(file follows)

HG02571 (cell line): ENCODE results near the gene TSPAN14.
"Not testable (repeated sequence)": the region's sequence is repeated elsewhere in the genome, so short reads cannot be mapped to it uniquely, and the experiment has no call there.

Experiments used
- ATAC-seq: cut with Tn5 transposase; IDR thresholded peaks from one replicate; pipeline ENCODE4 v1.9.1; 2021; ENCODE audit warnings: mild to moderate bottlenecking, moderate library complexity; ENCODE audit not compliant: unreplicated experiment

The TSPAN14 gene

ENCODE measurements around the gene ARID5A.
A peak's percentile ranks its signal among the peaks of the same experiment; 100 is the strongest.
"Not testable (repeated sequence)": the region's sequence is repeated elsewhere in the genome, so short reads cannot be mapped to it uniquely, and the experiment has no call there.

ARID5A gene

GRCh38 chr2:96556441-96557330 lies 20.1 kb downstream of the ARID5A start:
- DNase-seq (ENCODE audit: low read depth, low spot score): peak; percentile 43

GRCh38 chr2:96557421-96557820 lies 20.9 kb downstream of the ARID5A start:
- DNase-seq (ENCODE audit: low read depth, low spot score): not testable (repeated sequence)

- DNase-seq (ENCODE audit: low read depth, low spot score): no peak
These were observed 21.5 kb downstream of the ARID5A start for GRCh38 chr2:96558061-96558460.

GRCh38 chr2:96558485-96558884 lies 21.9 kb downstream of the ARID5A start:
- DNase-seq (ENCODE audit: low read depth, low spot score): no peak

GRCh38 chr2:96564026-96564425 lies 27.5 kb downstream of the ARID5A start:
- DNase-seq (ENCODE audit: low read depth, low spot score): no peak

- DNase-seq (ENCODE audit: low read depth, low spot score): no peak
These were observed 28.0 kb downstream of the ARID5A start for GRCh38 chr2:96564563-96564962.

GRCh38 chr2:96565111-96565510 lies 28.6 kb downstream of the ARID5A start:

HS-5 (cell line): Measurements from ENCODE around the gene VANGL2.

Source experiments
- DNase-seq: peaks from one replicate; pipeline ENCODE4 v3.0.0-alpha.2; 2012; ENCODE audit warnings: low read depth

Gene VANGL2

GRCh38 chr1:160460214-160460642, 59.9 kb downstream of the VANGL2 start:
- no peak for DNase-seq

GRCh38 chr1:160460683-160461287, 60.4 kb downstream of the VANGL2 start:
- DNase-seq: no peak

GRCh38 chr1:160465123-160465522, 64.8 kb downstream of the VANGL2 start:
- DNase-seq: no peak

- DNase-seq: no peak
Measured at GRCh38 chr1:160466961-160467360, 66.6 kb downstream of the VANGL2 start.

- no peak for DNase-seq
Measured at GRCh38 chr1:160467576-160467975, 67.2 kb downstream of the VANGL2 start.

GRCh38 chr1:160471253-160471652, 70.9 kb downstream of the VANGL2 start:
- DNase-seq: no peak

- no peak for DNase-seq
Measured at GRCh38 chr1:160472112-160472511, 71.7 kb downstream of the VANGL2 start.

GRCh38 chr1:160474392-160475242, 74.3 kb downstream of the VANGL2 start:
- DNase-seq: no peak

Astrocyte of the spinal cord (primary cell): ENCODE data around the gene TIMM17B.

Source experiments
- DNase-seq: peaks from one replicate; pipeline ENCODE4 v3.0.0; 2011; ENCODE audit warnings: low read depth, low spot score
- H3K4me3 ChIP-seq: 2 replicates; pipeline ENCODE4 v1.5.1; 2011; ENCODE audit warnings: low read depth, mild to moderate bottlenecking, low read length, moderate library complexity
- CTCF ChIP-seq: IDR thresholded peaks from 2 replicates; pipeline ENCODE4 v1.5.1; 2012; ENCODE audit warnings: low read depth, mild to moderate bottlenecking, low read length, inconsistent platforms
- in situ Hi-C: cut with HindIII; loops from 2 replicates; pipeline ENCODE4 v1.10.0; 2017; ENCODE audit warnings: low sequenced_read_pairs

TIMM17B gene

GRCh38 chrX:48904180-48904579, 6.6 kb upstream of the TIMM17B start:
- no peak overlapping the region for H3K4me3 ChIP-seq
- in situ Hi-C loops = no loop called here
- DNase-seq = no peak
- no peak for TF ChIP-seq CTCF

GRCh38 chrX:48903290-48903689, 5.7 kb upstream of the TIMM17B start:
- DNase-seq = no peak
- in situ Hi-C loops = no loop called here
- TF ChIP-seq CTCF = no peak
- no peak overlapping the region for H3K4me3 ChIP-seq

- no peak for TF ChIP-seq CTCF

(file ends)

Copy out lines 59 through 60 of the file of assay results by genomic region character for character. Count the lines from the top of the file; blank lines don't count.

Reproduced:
- no peak overlapping the region for H3K4me3 ChIP-seq

- no peak for TF ChIP-seq CTCF